For a century after the creation of the Peacock Throne, the Mughal Empire retained its supremacy in India and beyond. It was the wealthiest state in Asia; Delhi, the capital city, was home to 2 million people, more than London and Paris combined. But that prosperity attracted the attention of other rulers in Central Asia, including Persian ruler Nader Shah.
When Nader invaded Delhi in 1739, the ensuing carnage cost tens of thousands of lives and the depletion of the treasury. Nader left the city accompanied by so much gold and so many gems that the looted treasure required 700 elephants, 4,000 camels and 12,000 horses to pull it (and you thought all that fanfare in Aladdin was Disney-ized embellishment). Nader took the Peacock Throne as part of his treasure, but removed the Timur Ruby and the Koh-i-Noor diamond to wear on an armband.
The Koh-i-Noor would remain away from India—in a country that would become Afghanistan—for 70 years. It passed between the hands of various rulers in one blood-soaked episode after another, including a king who blinded his own son and a deposed ruler whose shaved head was coronated with molten gold. With all the fighting between Central Asian factions, a power vacuum grew in India—and the British soon came to take advantage of it.
The Boy King and the British Crown
At the turn of the 19th century, the British East India Company expanded its territorial control from coastal cities to the interior of the India subcontinent. As Dalrymple and Anand write of the British campaigns, “[they] would ultimately annex more territory than all of Napoleon’s conquests in Europe.” In addition to claiming more natural resources and trading posts, the British also had their eye on a piece of priceless treasure: the Koh-i-Noor.
After decades of fighting, the diamond returned to India and came into the hands of Sikh ruler Ranjit Singh in 1813, whose particular affection for the gem ultimately sealed its aura of prestige and power. “It was not just that Ranjit Singh liked diamonds and respected the stone’s vast monetary value; the gem seems to have held a far greater symbolism for him,” write Anand and Dalrymple. “He had won back from the Afghan Durrani dynasty almost all the Indian lands they had seized since the time of Ahmad Shah [who plundered Delhi in 1761].”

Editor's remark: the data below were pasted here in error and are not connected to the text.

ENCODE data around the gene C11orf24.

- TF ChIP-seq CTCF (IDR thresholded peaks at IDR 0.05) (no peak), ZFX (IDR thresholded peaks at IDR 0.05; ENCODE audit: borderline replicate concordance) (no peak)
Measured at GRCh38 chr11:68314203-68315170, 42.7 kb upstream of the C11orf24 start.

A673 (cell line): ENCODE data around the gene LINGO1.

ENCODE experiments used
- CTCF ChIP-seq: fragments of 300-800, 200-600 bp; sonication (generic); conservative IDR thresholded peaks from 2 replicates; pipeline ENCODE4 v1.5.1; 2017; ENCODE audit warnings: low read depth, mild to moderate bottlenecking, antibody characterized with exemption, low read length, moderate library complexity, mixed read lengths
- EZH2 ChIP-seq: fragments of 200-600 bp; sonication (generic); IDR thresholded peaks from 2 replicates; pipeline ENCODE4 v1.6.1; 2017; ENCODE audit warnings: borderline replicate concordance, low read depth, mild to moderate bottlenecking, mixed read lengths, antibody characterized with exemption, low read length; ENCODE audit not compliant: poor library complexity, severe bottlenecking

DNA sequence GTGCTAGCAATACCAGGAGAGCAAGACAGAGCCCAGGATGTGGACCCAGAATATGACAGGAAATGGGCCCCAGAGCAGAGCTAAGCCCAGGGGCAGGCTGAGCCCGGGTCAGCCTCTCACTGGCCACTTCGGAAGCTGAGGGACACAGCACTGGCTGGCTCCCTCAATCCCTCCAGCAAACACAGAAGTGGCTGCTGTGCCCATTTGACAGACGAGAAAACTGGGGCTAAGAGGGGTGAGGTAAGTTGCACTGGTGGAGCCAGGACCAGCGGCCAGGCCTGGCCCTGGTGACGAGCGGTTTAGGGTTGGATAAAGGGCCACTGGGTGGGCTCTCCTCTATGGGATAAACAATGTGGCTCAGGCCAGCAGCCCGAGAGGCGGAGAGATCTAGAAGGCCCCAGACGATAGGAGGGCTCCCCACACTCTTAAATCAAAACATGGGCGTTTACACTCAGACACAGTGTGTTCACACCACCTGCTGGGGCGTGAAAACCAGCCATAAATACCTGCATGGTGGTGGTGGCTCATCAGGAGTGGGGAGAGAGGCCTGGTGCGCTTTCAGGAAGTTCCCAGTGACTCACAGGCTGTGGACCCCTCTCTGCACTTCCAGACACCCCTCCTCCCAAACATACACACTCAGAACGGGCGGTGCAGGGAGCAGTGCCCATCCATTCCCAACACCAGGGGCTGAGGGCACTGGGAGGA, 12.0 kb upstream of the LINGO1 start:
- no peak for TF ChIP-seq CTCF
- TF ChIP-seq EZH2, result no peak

For Anand, Singh’s elevation of the diamond was a major turning point in its history. “The transition is startling when the diamond becomes a symbol of potency rather than beauty,” Anand says. “It becomes this gemstone like the ring in Lord of the Rings, one ring to rule them all.”
For the British, that symbol of prestige and power was irresistible. If they could own the jewel of India as well as the country itself, it would symbolize their power and colonial superiority. It was a diamond worth fighting and killing for, now more than ever. When the British learned of Ranjit Singh’s death in 1839, and his plan to give the diamond and other jewels to a sect of Hindu priests, the British press exploded in outrage. “The richest, the most costly gem in the known world, has been committed to the trust of a profane, idolatrous and mercenary priesthood,” wrote one anonymous editorial. Its author urged the British East India Company to do whatever they could to keep track of the Koh-i-Noor, so that it might ultimately be theirs.
But the colonists were first forced to wait out a chaotic period of changing rulers. After Ranjit Singh’s death in 1839, the Punjabi throne passed between four different rulers over four years. At the end of the violent period, the only people left in line for the throne were a young boy, Duleep Singh, and his mother, Rani Jindan. And in 1849, after imprisoning Jindan, the British forced Duleep to sign a legal document amending the Treaty of Lahore, that required Duleep to give away the Koh-i-Noor and all claim to sovereignty. The boy was only 10 years old.
From there, the diamond became a special possession of Queen Victoria. It was displayed at the 1851 Great Exposition in London, only for the British public to be dismayed at how simple it was. “Many people find a difficulty in bringing themselves to believe, from its external appearance, that it is anything but a piece of common glass,” wrote The Times in June 1851.
Given its disappointing reception, Prince Albert, Queen Victoria’s husband, had the stone recut and polished—a process that reduced its size by half but made the light refract more brilliantly from its surface.